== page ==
A culture whose members feel loyalties and

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A culture whose members feel loyalties and obligations to an in-group such as one’s extended family, community or even the organization one works for Depth: In the social penetration model, it is the second dimension of self-disclosure; here the people interacting shift from relatively unrevealing messages to more personal ones
Distorted Feedback: Information that can skew a person’s self-concept; such feedback might be excessively favorable because of other’s less than honest behavior (Example: A boss may claim to. Be an excellent manager because his assistants pour on false praise in order to keep their jobs) Equivocal Language: Ambiguous language that has two or more equally plausible meanings Face: The image an individual wants to project to the world Facework: Actions people take to preserve their own and other’s presenting images Identity Management: The communication strategies people use to influence how others view them Individualistic Culture: A culture in which people view their primary responsibility as being to themselves Johari Window: A model that describes the relationship between self-disclosure and self-awareness Lie: A deliberate act of deception Myth of Perfection: Along with the obsolete information and distorted feedback, another cause for low self-esteem or skewed self-concept that is common in our society. From the time most of us learn to understand language, we are exposed to models who appear to be perfect at whatever they do. As we grow up though we learn that this “perfection” is a facade. Negative Mood: A state of being where people view themselves more harshly than the facts warrant. People are more critical of themselves when they are experience negative moods than when they are feeling more positive Obsolete Information: Information that can skew a person’s self-concept; such information is usually outdated and unhelpful to the person in question Perceived Self: The person we believe ourselves to be in moments of candor. It may be identical with or different from presenting and desired selves Presenting Self: The image a person presents to others. It may be identical with or different from the perceived and desired selves Reference Groups: Groups against which we compare ourselves, which thereby influence our self-concept and self- esteem Reflected Appraisal: The theory that a person’s self-concept matches the way the person believes others regard him or her Self-Concept: The relatively stable set of perceptions each indicial holds him or herself Self-Control: The ability to change (one’s thoughts, behaviors, emotions, etc.) in order to conform to an expectation Self-Disclosure: The process of deliberately revealing information about oneself that is important and that would not normally be known by others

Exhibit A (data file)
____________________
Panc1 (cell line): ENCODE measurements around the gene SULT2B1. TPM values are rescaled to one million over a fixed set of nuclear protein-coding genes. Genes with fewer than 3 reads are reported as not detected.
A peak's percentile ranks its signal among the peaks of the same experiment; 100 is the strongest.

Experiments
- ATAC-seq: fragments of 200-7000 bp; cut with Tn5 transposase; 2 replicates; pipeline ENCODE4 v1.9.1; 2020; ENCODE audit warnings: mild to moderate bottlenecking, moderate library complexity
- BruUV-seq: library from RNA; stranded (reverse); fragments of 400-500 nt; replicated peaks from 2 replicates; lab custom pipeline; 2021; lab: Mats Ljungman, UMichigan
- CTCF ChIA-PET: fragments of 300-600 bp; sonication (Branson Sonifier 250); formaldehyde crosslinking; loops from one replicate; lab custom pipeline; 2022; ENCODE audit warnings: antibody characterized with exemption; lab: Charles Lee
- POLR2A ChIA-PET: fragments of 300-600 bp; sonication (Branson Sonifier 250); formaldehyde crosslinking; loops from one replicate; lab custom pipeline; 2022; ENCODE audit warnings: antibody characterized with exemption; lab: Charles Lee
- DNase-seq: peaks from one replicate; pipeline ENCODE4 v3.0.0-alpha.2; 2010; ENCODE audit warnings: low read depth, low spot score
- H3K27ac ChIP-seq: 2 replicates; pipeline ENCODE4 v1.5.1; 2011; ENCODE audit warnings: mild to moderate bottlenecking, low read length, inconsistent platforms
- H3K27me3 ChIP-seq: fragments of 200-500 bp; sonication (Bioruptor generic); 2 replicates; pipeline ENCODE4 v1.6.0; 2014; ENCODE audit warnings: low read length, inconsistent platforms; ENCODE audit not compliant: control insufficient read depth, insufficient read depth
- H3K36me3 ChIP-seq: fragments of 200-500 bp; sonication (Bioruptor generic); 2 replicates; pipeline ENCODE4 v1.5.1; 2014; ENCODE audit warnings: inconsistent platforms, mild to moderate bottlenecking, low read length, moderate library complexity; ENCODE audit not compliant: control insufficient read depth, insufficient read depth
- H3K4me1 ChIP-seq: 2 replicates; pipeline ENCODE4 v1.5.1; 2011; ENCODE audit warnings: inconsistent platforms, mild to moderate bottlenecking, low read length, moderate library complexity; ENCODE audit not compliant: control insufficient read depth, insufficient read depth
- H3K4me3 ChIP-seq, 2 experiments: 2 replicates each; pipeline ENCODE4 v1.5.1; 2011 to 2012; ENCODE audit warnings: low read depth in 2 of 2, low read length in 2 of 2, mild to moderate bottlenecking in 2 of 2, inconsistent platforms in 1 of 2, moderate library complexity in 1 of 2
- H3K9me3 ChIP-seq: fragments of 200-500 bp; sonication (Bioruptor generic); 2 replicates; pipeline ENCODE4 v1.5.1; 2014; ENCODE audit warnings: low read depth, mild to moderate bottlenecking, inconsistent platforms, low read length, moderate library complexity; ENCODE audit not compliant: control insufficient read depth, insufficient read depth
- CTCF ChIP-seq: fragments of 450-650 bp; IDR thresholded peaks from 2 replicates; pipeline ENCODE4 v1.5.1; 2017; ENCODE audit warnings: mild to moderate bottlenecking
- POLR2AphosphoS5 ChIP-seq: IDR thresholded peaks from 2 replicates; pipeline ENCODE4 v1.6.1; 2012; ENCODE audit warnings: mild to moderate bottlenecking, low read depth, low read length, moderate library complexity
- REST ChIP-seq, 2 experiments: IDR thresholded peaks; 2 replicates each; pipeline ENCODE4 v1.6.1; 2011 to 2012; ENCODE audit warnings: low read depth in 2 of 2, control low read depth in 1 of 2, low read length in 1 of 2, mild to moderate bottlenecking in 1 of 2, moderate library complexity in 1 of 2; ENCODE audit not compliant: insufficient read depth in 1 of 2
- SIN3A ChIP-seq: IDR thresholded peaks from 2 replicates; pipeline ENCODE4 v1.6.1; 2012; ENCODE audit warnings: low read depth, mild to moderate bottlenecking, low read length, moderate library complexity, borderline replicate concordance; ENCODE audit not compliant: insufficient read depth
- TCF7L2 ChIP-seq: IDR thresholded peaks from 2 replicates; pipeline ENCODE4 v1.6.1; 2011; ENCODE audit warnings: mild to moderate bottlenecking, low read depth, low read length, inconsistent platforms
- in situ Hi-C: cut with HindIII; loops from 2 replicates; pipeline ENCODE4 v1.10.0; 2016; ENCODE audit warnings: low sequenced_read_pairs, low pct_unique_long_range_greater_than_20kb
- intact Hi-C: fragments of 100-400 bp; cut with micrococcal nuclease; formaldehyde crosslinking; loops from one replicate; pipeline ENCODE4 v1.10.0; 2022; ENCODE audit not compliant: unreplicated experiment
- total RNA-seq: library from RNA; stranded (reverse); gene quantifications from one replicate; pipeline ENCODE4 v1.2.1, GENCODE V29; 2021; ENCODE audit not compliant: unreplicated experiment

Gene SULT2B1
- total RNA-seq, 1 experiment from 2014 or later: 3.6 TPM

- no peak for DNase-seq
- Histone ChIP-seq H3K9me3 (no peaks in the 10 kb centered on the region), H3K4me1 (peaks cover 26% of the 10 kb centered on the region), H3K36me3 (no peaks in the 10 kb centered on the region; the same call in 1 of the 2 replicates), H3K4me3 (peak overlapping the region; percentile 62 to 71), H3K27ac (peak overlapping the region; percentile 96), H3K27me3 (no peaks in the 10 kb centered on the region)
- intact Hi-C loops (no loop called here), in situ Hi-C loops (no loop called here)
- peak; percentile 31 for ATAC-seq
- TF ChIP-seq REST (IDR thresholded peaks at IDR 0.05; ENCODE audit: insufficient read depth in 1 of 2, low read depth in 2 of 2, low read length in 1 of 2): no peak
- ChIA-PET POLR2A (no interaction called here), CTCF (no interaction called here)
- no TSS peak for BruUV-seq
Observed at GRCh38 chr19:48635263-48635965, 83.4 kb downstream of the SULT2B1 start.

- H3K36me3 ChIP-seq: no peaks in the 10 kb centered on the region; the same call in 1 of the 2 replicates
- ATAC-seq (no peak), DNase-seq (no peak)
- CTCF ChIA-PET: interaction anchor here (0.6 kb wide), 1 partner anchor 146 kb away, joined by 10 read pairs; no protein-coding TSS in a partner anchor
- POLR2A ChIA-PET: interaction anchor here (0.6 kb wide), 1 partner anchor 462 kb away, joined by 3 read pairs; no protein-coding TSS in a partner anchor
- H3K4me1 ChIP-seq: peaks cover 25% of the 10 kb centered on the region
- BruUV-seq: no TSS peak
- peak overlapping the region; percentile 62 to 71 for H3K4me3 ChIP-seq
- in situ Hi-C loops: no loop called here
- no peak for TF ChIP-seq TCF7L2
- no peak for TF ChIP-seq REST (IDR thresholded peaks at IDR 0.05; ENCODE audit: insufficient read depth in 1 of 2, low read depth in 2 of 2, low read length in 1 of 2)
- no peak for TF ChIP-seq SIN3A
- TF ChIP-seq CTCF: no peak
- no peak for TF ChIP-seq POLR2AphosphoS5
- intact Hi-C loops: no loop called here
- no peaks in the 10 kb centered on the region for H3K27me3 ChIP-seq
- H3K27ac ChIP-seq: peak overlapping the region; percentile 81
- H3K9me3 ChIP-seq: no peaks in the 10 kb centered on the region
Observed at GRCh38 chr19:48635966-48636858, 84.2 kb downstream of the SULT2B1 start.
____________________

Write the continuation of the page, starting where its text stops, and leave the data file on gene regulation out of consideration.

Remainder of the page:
Self-Esteem: The part of the self-concept that involves evaluations of self-worth Self-Fulfilling Prophecy: A person’s expectations of an event and his or her subsequent behavior based on those

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